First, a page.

Kung-Fu at the Elite 8

We all know the classic plot line for many a B-List kung-fu flick where the Master reluctantly teaches the pupil esoteric kung-fu techniques (think five-point-palm-exploding-heart-technique), they become estranged because the pupil uses his powers for evil. The climactic battle, nearly 30 years later, invariably features a climactic desert scene where the pupil uses the tried and true esoteric techniques to best his old and wizened Master.

Little does the pupil know that the Master has forseen the future of evil and worked tirelessly to craft a power greater still--a technique that only the Master could create because only he ever truly understood the opponent he now faces.

Such is the case of Rick Pitino v. Billy Donovan (sans the pressure points and bamboo bo-staff).


In the 1986-87 basketball season, Rick Pitino coached the Providence Friars to the Final Four behind an unrelenting pressure defense and a barrage of three point baskets, which became legal in college basketball that same year. Billy Donovan, a senior, led the Friars with 20.6 points, and flourished under Pitino's tutelage. Basketball was the art, and three-point shooting was the novel, exciting technique. Pitino, although young, was the Master of his dojo, and "Billy the Kid" was his pupil.

Flash forward to the aughts: Billy the Kid has opened his own, rival dojo in a nearby village. His band of miscreants wreak havock on nearby villages for two consecutive years. The Master Pitino, while successful in his own right, sees his beloved pupil ravaging the countryside. It pains him to see his beloved technique, which brought him so much respect and prestige, practiced with success in the South, by ruffians with little respect for such a craft.

He sets himself to work. "From this moment on" he writes in the notes section of his playbook scroll, "I will make it my lifes work to combat this scourge that I have created." He raises himself, walks to his dojo, and, amid the finely pruned jade plants with cardinal birds on their branches, begins teaching what is now known as The Match-up Cardinal Beak Technique.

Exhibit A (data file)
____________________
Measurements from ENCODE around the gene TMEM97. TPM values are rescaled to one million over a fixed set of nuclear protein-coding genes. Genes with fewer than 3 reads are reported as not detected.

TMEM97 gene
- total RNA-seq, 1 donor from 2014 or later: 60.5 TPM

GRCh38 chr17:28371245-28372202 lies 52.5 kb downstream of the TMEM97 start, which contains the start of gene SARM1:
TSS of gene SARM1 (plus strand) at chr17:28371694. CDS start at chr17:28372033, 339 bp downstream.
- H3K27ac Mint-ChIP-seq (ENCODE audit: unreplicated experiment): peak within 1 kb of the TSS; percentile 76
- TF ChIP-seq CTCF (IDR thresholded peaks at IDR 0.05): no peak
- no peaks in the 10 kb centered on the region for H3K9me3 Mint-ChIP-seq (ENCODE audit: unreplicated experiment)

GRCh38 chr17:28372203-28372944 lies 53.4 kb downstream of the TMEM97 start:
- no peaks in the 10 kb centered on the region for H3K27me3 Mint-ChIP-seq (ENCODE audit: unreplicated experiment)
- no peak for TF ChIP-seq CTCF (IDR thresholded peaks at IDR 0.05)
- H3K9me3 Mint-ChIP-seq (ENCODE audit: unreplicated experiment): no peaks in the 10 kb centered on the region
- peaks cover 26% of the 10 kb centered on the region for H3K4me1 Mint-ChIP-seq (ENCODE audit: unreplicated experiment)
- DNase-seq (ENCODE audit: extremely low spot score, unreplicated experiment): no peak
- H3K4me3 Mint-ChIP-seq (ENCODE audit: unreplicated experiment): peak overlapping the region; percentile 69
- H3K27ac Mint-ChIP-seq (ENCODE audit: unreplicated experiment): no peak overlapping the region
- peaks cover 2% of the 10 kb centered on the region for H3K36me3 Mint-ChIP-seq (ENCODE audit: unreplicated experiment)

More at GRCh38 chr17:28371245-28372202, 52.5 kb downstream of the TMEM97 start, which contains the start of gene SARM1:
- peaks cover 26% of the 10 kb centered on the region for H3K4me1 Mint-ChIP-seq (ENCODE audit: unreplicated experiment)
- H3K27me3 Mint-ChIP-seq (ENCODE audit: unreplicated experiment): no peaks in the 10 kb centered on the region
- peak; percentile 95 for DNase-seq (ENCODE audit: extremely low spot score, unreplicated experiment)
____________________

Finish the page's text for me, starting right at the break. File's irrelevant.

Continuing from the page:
The crafty old Master, humbled by recent defeats in battle, works tirelessly through the night, never stopping even for a lotus tea or glass of bourbon.

Slowly, he begins to reveal his technique to lesser opponents, thereby gauging its efficacy. His opponents are stunned!

"Is this man? Is this the zone, made famous by the Boeheim dojo?" they think to themselves, "Perhaps we were just off our mark . . .after all, the Master's pupils are not the most talented in battle. They are short, often injured, and they miss often with their weapons. Looking back at our battle I can't remember anything remarkable that any of them did individually. Yet they swarmed me! They were unrelenting at the three point line, and I could not even find the space to draw my weapon or assist my teammates." Nevertheless, they are no great warriors--everyone says so. I will chalk this defeat to luck."

Little do they know the wizened Master has crafted a defensive technique never seen before. Where once he was the master of long ranging offensive strikes, he now, in the way of a true Master, has reinvented himself into the Master of close range defensive maneuvers.

The Master hears his former pupil approaching. He and his brash band of rascals have bested highly regarded opponents and now they march nearer. Indeed they are in the same city! They will reach the Master and his pupils in less than a days time, and there, in the desert the two will do battle: one wielding a perverted and evil form of the revelutionary techniques taught to him nearly 30 years ago, and the other, reinvented and invigorated, with a new class of hardworking disciplined pupils.

Only one can leave this battlefield with the glories of victory, and the old Master will wield his powers against evil to prove that student has not become---THE TEACHER!

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